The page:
Balance sheet

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A balance sheet, or statement of financial position, provides a snapshot of a company's assets and liabilities at a given point in time. It also shows shareholders' equity, the net value of the company, by taking the difference between the company's assets and liabilities. The balance sheet is one of the four basic financial statements, and is the only one which applies to a single point in time (as opposed to a given period).

Conceptually, the balance sheet is based on the accounting equation, which states that the total amount of assets must balance the total amount of liabilities and owner's equity: Assets = Liabilities + Owner's Equity. Hence the balance sheet is divided into these three primary sections.

Each of these sections displays the various accounts that contribute to it. For example: Cash, Inventory and Machinery are assets owned by a company -- and therefore they are shown under the "Assets" section of the balance sheet. Similarly, Accounts payable and Mortgages go under the "Liabilities" section. Even though the three primary segments do not vary from one company to the next, the accounts that constitute each segment could vary depending on the type of the business. For example, a service-oriented firm such as Goldman Sachs does not display "inventory" on its annual balance sheet -- however, that is not the case with General Electric, a manufacturing firm.



Corporate balance sheet structure

Guidelines for corporate balance sheets are given by the International Accounting Standards Committee and numerous country-specific organizations, such as the SEC in the US.

Balance sheet account names and usage depend on the organization's country and the type of organization. Government organizations do not generally follow standards established for individuals or businesses.[1]

If applicable to the business, summary values for the following items should be included on the balance sheet:[2]

Assets

Current assets

  1. inventories
  2. accounts receivable
  3. cash and cash equivalents
  4. prepaid expenses

Long-term assets

  1. property, plant and equipment
  2. investment property, such as real estate held for investment purposes
  3. intangible assets
  4. financial assets (excluding investments accounted for using the equity method, accounts receivables, and cash and cash equivalents)
  5. investments accounted for using the equity method
  6. biological assets, which are living plants or animals. Bearer biological assets are plants or animals which bear agricultural produce for harvest, such as apple trees grown to produce apples and sheep raised to produce wool.[3]

Liabilities

  1. accounts payable
  2. provisions for warranties or court decisions
  3. financial liabilities (excluding provisions and accounts payable), such as promissory notes and corporate bonds
  4. liabilities and assets for current tax
  5. deferred tax liabilities and deferred tax assets
  6. minority interest in equity
  7. issued capital and reserves attributable to equity holders of the parent company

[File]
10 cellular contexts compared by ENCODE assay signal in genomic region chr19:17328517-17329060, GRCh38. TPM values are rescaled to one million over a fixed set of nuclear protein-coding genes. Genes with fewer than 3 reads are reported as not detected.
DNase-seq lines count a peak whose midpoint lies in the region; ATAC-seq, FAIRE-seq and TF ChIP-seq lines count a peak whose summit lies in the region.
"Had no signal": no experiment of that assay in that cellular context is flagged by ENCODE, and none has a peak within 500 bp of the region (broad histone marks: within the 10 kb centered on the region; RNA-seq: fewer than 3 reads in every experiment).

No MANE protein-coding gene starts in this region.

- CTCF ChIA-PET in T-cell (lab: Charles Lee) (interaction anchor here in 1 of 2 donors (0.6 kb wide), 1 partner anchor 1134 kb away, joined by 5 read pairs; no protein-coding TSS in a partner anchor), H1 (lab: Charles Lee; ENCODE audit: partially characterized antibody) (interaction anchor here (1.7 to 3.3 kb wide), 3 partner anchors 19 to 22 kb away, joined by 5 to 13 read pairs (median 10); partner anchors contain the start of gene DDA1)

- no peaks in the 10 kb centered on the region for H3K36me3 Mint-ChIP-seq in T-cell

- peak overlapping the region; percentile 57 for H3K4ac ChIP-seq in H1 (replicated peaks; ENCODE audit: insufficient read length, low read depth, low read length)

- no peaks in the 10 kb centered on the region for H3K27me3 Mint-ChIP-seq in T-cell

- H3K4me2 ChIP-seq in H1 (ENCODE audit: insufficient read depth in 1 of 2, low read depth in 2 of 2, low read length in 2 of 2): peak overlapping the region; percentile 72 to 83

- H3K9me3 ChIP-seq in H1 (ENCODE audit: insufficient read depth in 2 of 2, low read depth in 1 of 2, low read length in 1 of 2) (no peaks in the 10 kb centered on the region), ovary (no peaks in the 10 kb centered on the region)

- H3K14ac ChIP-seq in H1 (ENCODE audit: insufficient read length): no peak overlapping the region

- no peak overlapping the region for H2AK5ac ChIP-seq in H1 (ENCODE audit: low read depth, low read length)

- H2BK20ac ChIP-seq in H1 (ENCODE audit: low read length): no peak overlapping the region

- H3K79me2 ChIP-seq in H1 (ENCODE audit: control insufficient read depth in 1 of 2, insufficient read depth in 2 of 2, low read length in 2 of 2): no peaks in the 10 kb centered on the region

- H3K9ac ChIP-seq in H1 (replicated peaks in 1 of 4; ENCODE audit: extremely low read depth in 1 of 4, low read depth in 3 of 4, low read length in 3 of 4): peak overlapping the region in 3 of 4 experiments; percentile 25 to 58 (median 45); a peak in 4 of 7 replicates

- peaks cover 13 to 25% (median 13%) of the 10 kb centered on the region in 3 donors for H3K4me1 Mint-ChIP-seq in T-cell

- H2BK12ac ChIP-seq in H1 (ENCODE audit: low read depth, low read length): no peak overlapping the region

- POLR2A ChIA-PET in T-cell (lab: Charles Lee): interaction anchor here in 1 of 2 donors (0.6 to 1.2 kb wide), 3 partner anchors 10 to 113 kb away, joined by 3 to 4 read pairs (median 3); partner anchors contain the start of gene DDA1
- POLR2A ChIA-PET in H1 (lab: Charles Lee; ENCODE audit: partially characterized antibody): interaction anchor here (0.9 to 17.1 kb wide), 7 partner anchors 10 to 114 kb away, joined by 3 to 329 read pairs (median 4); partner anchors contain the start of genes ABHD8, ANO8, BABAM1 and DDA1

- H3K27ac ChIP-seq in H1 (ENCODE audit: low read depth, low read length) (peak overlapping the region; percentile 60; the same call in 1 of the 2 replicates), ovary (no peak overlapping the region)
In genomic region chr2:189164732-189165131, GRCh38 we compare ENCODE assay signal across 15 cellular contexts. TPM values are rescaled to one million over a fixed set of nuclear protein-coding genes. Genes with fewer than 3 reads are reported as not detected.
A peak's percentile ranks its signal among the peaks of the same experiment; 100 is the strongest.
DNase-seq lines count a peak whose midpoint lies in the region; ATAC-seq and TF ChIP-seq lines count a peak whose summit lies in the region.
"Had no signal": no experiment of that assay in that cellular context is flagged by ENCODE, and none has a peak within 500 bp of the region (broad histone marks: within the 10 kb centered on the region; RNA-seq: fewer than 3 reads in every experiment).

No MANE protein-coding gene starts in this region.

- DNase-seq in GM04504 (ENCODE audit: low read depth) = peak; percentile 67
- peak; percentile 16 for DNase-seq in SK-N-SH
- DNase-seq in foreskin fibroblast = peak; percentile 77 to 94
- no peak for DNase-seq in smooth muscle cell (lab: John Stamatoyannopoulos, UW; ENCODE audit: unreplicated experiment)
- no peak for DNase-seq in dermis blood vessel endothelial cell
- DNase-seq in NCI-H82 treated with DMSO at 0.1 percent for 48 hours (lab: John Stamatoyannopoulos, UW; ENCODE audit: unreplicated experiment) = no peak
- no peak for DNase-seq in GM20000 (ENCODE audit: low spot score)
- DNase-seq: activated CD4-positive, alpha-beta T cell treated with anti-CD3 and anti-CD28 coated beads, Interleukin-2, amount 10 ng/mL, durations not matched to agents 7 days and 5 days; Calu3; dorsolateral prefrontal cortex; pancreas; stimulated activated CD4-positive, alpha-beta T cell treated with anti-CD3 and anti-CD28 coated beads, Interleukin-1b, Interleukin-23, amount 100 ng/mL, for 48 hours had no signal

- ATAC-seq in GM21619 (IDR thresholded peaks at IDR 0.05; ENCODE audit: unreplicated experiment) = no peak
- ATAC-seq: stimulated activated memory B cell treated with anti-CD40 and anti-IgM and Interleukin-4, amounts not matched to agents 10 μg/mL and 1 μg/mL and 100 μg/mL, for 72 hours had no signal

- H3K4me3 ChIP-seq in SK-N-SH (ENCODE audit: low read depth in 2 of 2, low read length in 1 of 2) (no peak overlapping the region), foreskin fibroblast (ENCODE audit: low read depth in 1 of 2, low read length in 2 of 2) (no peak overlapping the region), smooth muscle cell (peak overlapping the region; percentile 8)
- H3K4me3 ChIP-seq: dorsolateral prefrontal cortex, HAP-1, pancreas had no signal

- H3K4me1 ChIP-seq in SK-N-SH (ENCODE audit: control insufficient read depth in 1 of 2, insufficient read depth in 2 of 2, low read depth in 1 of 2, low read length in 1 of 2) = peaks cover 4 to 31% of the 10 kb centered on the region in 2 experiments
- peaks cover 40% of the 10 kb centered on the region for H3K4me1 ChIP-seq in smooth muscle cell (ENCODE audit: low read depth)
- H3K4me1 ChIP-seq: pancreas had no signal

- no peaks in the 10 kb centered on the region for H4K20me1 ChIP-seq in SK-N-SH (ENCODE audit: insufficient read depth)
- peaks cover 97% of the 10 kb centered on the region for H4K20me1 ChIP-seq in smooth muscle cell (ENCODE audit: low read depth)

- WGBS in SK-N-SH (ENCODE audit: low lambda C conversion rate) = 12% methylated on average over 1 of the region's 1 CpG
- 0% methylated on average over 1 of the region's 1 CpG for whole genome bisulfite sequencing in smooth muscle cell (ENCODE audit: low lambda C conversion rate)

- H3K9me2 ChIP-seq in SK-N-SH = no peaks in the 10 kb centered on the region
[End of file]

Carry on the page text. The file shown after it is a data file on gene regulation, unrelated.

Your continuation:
Equity

The net assets shown by the balance sheet equals the third part of the balance sheet, which is known as the shareholders' equity. Formally, shareholders' equity is part of the company's liabilities: they are funds "owing" to shareholders (after payment of all other liabilities); usually, however, "liabilities" is used in the more restrictive sense of liabilities excluding shareholders' equity. The balance of assets and liabilities (including shareholders' equity) is not a coincidence. Records of the values of each account in the balance sheet are maintained using a system of accounting known as double-entry bookkeeping. In this sense, shareholders' equity by construction must equal assets minus liabilities, and are a residual.

  1. numbers of shares authorized, issued and fully paid, and issued but not fully paid
  2. par value of shares
  3. reconciliation of shares outstanding at the beginning and the end of the period
  4. description of rights, preferences, and restrictions of shares
  5. treasury shares, including shares held by subsidiaries and associates
  6. shares reserved for issuance under options and contracts
  7. a description of the nature and purpose of each reserve within owners' equity

Uses and Limitations of the Balance Sheet

The balance sheet provides a snapshot of a company's resources and obligations at a given point in time. Specifically, the balance sheet allows an investor to recognize a company's future earnings capacity and its ability to meet debt obligations.Balance sheets (of the same company) from two different periods can be used to understand how the company's financial position has changed. For example: A continuous increase in accounts receivable could hint towards the fact that not all revenues translate in to cash flow.

However, the balance sheet is limited in its ability to provide a true picture. This is mainly because of the fact that values in the balance sheet are recorded on a historical basis. For example: The current value of real-estate bought 30 years ago would not be reflected in the balance sheet.

Sample Balance Sheet

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2008 Balance Sheet of Kraft Foods[4]

References

  1. University of Calgary (Canada) Financial Services balance sheet accounts
  2. "Presentation of Financial Statements" International Accounting Standards Board. Accessed 24 June 2007].
  3. Interpretation and Application of International Financial Reporting Standards, John Wiley & Sons, 2007, p. 931. ISBN:9780471798231
  4. Kraft 2008 10-K
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